submitted by the Musee Morinville Museum
The Musee Morinville Museum has two displays recreating a barbershop and beauty salon as they would have been on Morinville’s main street in the past.
Long before people had social media to opine on the topics of the day, barbershops were places of social gathering for debates and gossip. In some instances, they were public forums for voicing public concerns and engaging citizens in discussions about contemporary issues.
It is still a symbol of the profession today. The iconic red, white and blue barber pole calls back to long ago when you didn’t just see your barber for a shave and a haircut. You popped in for some bloodletting and other medical procedures. The red symbolizes the blood, the white, the bandages used in the procedure. The blue is open to interpretation, with some seeing it as the blue veins and others a cosmetic addition, making the pole fit the American flag.
One of the items on display has a more local origin. The classic barber chair in the exhibit originally belonged to Ovid Gosselin, who operated a barbershop in Morinville from the 1930s to the 1950s. The shop was taken over by his son Raymond who ran it from the 1950s to the 1970s.
Although items like shaving cups, shaving brushes and straight razors are making a return for many men, the prices of barber services, once seen in Morinville are long gone. Fifty cent haircuts, 25 cent shaves and shampoos ranging from 50 to 60 cents will not be making a nostalgic comeback.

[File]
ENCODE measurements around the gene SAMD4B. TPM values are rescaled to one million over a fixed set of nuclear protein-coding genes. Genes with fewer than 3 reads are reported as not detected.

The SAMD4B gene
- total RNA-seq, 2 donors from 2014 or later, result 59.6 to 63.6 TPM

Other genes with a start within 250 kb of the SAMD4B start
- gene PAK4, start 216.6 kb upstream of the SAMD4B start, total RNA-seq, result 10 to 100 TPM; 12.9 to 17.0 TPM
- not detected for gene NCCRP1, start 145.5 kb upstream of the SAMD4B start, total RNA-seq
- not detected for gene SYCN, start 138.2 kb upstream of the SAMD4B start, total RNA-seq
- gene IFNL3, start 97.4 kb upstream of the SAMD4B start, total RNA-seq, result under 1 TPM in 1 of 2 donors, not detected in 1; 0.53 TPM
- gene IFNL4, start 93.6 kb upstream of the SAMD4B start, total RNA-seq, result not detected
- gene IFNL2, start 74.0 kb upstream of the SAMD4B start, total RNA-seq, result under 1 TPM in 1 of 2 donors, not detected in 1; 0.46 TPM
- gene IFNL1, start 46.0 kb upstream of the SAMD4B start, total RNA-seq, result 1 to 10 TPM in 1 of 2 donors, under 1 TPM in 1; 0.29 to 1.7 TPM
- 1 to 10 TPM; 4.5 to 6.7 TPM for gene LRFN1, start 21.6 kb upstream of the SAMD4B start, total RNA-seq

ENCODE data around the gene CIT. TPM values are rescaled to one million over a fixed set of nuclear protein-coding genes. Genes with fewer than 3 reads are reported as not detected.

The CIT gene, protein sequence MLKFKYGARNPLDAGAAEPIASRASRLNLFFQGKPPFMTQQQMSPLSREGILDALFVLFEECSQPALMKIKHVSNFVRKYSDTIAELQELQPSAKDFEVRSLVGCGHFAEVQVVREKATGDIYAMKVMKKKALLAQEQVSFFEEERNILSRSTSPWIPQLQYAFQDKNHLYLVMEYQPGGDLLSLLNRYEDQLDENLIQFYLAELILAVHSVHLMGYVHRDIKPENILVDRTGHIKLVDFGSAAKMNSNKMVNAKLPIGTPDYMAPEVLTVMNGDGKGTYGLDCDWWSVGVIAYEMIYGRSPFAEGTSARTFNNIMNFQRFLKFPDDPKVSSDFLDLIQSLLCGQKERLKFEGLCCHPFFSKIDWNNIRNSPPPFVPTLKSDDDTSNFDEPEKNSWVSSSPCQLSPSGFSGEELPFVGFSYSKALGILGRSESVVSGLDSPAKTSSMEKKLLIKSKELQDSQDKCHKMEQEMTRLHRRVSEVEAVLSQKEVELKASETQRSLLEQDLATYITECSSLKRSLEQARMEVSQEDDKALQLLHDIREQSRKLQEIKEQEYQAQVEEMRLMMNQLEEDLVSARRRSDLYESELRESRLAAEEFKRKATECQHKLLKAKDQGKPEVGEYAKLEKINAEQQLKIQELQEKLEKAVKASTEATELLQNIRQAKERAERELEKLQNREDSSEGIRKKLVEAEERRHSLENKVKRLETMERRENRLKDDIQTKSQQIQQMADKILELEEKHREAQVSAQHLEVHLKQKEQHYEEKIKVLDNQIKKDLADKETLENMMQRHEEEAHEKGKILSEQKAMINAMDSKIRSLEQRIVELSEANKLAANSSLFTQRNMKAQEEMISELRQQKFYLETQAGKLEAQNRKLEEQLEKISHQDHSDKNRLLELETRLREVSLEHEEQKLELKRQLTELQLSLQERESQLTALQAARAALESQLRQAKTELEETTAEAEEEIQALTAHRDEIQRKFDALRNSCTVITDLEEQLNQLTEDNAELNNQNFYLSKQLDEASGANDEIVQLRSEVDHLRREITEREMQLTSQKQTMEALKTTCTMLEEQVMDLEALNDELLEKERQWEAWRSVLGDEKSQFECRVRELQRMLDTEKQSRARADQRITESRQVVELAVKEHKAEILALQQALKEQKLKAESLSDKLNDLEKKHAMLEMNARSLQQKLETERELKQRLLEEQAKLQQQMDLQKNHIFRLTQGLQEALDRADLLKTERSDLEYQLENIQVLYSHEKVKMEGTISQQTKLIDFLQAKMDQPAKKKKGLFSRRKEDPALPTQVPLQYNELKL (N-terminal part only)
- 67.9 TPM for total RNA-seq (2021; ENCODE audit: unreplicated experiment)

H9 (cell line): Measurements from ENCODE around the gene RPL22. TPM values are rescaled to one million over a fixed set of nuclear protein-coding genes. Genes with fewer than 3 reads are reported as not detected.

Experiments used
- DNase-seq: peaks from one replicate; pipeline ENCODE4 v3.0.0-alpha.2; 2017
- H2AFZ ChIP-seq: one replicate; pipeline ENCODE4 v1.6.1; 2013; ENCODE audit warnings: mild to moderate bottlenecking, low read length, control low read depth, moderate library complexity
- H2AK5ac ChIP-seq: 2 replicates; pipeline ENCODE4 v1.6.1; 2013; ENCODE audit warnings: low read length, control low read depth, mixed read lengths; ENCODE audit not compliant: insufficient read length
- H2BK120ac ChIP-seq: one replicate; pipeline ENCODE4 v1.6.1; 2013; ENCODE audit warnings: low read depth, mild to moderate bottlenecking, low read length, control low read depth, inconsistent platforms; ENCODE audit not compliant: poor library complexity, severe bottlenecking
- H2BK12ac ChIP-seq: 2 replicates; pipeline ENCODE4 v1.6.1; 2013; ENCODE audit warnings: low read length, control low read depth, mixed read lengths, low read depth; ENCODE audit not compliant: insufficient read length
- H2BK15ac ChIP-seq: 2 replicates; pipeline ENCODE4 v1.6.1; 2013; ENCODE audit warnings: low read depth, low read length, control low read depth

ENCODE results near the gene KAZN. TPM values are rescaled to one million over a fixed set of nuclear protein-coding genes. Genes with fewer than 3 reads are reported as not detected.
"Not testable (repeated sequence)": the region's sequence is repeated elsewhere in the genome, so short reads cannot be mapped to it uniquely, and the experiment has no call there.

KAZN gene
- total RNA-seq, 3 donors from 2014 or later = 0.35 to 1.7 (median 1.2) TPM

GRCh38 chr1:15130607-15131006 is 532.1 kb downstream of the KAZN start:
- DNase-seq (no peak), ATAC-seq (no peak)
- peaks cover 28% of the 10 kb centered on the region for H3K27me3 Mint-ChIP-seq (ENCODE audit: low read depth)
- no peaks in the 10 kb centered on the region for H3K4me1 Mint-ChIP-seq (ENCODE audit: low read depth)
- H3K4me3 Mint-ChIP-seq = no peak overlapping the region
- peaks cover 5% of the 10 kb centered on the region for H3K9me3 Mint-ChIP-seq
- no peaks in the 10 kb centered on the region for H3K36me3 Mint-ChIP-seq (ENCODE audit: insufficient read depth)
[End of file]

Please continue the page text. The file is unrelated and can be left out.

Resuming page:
On the other side of the room is a replica of a Morinville beauty parlour.
Like barbershops, beauty parlours, which became popular in the early 20th century were places for social gatherings as well.
Women could gather to catch up and socialize while having their hair done.
On display are many curling items, which in their time had to be heated up on a hot stove to make the magic happen.
An unusual item is a permanent wave machine donated by Ralph Krauskopf used by his mother Bertha.
In the late 19th century, hairdressers learned they could apply chemicals and heat to a woman’s hair and create long-lasting curls and waves.
The first patent for a machine to help do the work was issued in the United States in 1928.
The permanent wave machine at the Morinville Museum consists of a series of wires that hang from a hood of rods. Metal curlers and chemicals were used and the electricity heated the rods, setting the hair.
Thankfully, today, getting a perm does not require you to be hooked up to something that looks like a medieval torture device.
The barbershop and beauty parlour at the Morinville Museum is a good trip into hairstyling’s past.